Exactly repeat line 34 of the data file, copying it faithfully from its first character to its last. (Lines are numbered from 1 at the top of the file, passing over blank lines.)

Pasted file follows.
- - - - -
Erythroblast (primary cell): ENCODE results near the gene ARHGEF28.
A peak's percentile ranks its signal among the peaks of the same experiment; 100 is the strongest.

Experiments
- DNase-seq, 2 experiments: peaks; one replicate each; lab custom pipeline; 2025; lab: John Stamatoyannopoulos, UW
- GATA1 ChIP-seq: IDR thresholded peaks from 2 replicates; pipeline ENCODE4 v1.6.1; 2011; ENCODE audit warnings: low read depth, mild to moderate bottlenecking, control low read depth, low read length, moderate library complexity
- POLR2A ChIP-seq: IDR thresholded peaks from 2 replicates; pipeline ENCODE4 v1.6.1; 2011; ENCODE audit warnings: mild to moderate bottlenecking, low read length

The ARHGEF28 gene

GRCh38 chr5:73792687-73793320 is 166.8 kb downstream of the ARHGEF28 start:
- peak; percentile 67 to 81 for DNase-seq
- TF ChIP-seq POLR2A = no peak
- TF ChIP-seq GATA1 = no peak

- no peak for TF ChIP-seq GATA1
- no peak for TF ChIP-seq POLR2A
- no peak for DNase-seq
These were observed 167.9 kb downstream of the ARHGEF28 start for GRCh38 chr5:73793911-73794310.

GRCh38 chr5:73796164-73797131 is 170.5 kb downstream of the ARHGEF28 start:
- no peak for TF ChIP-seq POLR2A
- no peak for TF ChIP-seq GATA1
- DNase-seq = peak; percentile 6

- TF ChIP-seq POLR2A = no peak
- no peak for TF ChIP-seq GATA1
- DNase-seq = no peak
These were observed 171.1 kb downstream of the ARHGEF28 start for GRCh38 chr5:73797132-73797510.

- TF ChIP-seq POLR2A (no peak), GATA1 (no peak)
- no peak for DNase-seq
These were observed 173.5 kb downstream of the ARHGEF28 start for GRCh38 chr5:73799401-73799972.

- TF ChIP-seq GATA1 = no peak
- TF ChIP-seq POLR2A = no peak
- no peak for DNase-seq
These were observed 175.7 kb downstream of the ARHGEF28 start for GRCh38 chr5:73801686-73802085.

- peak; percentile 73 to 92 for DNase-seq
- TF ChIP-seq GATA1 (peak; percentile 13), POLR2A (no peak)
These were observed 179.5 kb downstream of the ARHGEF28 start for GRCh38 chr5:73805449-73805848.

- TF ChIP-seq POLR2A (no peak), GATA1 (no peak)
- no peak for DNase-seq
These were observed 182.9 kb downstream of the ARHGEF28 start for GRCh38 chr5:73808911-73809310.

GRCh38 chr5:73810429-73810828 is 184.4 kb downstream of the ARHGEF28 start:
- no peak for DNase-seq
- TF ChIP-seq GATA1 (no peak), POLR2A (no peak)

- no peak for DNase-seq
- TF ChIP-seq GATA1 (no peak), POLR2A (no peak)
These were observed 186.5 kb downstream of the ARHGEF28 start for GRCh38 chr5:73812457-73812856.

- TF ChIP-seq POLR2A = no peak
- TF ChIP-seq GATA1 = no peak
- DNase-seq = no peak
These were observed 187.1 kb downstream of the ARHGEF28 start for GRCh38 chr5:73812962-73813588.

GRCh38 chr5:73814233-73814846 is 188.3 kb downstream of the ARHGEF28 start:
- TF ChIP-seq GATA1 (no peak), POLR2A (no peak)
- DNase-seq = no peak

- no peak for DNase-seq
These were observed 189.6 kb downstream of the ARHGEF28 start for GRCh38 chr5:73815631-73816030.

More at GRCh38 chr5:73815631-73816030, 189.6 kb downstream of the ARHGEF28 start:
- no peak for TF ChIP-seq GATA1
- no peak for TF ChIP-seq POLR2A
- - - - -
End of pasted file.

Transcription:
- TF ChIP-seq POLR2A (no peak), GATA1 (no peak)